Holy Week: Wednesday

In Holy Week by Stuart Owens

1 When Jesus had finished saying all these things, he told his disciples, “You know that the Passover takes place after two days, and the Son of Man will be handed over to be crucified.”

Then the chief priests and the elders of the people assembled in the courtyard of the high priest, who was named Caiaphas, and they conspired to arrest Jesus in a treacherous way and kill him. “Not during the festival,” they said, “so there won’t be rioting among the people.”

While Jesus was in Bethany at the house of Simon the leper, a woman approached him with an alabaster jar of very expensive perfume. She poured it on his head as he was reclining at the table. When the disciples saw it, they were indignant. “Why this waste?” they asked. “This might have been sold for a great deal and given to the poor.”

10 Aware of this, Jesus said to them, “Why are you bothering this woman? She has done a noble thing for me. 11 You always have the poor with you, but you do not always have me. 12 By pouring this perfume on my body, she has prepared me for burial. 13 Truly I tell you, wherever this gospel is proclaimed in the whole world, what she has done will also be told in memory of her.”

14 Then one of the Twelve, the man called Judas Iscariot, went to the chief priests 15 and said, “What are you willing to give me if I hand him over to you?” So they weighed out thirty pieces of silver for him. 16 And from that time he started looking for a good opportunity to betray him.

Matthew 26:1-16, CSB

Time is wearing thin. Jesus knows that soon His death is coming. Even sooner, comes His time to be betrayed by one of the men He poured His life into for the past three years. The passage begins with Jesus telling the disciples of what’s to come. 

I think it is significant to look at Jesus’s words on the specific timing of His betrayal. Even as Jesus was speaking these words, the priests and elders were plotting to find a way to arrest and kill Him. Yet, they waited. An arrest would cause a great uproar in the middle of a feast as grand as the Passover. They wanted their time to bring justice against this man who was blasphemous and going against everything the law said. But it wasn’t time. Jesus knew that and His word held true. That’s significant looking into the next part of our passage today too. 

The scene shifts to Jesus visiting someone at their house, when we are introduced to a woman. No name, no description–just a woman. And we are told how she takes a jar of priceless perfume and pours it over Jesus. More than likely, this was at least a year’s worth of wages–a remarkable act of faith and love.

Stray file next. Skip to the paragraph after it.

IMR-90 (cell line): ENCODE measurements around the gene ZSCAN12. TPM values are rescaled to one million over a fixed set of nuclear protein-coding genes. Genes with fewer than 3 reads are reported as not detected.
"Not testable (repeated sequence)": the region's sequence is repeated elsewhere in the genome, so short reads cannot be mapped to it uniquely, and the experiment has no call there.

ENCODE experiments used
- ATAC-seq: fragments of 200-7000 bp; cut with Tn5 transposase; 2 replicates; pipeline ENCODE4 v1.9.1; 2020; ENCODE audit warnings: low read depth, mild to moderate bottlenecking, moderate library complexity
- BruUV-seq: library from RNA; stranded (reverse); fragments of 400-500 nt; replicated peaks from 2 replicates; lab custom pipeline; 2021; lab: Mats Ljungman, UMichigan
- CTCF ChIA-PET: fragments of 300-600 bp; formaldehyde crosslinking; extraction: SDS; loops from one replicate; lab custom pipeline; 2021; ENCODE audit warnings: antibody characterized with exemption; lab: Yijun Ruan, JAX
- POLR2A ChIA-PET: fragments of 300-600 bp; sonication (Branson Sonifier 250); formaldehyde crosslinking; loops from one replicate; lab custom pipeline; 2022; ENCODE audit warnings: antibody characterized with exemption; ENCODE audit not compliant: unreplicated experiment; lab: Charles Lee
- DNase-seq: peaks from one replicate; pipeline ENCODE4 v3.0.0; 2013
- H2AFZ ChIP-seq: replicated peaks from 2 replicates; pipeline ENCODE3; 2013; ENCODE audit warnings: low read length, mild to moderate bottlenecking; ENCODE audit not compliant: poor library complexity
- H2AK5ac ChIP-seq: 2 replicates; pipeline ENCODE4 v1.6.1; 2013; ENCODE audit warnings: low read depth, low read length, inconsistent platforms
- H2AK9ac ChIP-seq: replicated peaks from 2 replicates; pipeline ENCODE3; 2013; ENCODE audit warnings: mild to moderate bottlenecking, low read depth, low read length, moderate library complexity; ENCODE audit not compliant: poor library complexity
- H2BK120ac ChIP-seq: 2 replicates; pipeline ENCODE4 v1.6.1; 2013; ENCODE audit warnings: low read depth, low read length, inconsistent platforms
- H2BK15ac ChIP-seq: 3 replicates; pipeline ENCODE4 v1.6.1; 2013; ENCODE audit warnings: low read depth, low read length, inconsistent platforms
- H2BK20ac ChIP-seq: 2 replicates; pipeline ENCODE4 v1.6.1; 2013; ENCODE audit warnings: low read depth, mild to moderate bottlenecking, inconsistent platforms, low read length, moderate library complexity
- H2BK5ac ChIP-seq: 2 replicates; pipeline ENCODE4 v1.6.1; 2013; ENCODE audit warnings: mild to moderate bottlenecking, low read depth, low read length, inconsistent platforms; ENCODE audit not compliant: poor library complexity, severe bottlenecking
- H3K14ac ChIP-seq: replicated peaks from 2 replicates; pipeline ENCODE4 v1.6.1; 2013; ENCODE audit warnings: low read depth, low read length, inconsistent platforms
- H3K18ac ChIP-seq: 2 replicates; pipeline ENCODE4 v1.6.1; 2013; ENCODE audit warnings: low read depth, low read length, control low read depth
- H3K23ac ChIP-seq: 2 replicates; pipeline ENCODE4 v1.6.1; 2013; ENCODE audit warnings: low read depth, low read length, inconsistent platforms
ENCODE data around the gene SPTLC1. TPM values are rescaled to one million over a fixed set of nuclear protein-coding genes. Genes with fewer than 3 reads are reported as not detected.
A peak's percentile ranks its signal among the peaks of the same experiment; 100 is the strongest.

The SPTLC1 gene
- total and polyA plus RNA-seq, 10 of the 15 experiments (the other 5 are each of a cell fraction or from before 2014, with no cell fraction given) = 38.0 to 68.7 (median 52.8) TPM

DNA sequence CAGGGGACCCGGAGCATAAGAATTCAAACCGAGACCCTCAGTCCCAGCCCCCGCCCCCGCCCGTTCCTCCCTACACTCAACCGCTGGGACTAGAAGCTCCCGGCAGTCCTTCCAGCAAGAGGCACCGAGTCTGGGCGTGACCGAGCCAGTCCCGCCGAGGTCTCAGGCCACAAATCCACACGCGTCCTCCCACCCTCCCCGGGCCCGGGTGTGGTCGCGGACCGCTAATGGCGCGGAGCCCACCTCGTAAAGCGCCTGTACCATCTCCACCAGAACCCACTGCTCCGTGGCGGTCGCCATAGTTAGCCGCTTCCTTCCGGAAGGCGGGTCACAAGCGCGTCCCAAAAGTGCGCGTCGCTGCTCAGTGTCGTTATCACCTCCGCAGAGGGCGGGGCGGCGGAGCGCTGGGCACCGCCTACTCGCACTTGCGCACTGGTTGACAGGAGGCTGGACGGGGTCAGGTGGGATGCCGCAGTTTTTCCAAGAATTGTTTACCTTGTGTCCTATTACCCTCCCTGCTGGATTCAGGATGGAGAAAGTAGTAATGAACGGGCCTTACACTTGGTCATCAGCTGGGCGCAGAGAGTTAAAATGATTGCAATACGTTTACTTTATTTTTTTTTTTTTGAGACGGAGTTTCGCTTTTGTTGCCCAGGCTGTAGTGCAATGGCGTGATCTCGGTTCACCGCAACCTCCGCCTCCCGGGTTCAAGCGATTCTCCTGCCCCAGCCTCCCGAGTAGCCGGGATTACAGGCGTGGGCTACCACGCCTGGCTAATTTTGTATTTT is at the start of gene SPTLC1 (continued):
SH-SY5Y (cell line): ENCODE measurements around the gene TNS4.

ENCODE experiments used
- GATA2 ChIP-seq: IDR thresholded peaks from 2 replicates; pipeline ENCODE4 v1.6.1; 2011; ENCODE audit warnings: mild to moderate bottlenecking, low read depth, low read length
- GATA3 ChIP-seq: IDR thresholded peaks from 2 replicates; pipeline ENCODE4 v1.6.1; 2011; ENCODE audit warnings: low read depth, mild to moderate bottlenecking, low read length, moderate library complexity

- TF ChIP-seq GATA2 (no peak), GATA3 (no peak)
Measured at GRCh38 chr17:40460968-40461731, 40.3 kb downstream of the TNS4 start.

Yet the disciples don’t respond with awe or agreeance. They are immediately disgusted with her wastefulness in it all saying  ‘there is a better way for this to be done! She should’ve seen this coming; she could’ve given its profits away to the poor.’ These men know the better right? They’ve spent countless hours right by His side-surely they know! 

I think there is a lot to be learned from the reaction of the disciples because I think if you look deeper into their response, it reflects an outcry of the heart: a yearning to do good, in order to be seen. Just as the Pharisees held tight to the law that they had known, what had been passed down from generations, and missed what was right in front of them-so the disciples missed the chance to learn from this woman’s humility and faith. Jesus was right in front of them. Jesus. In the flesh. Yet, they were looking, I daresay, to impress with their knowledge of how to do good instead of spending time at the feet of the best thing that was right before them. 

And Jesus says, “Hey, no. Look at this woman’s faith. Wherever the gospel is proclaimed, her story will be there also.” Yet again, His words are true. He means what He says. Though we don’t even know her name–how much more are those heroic actions talked about, as her story is right before the events that lead to Jesus’ death. 

How much more does her story shine? What if that act of faith and love wasn’t placed in this story right before Jesus was betrayed? Or if that perfume would’ve just been sold and just given to the poor? This story holds a precious spot right before the betrayal. She prepared the way, and her story lives on as the Gospel is shared. 

Where is your heart? I encourage you to look deeper at your desire to do good. Know that each step, each moment, and each decision you make does hold weight-you are significant! Are you in pursuit of doing good, to pour out your life at the feet of Jesus so that it all points to Him? Or are you hoping to make it, to get it right, to do what you’re supposed to do? Your story and legacy will echo with power if you allow it to be poured out to continuously point to Him. You are a significant piece of someone’s story. And they will know we belong to Jesus by our love of Him.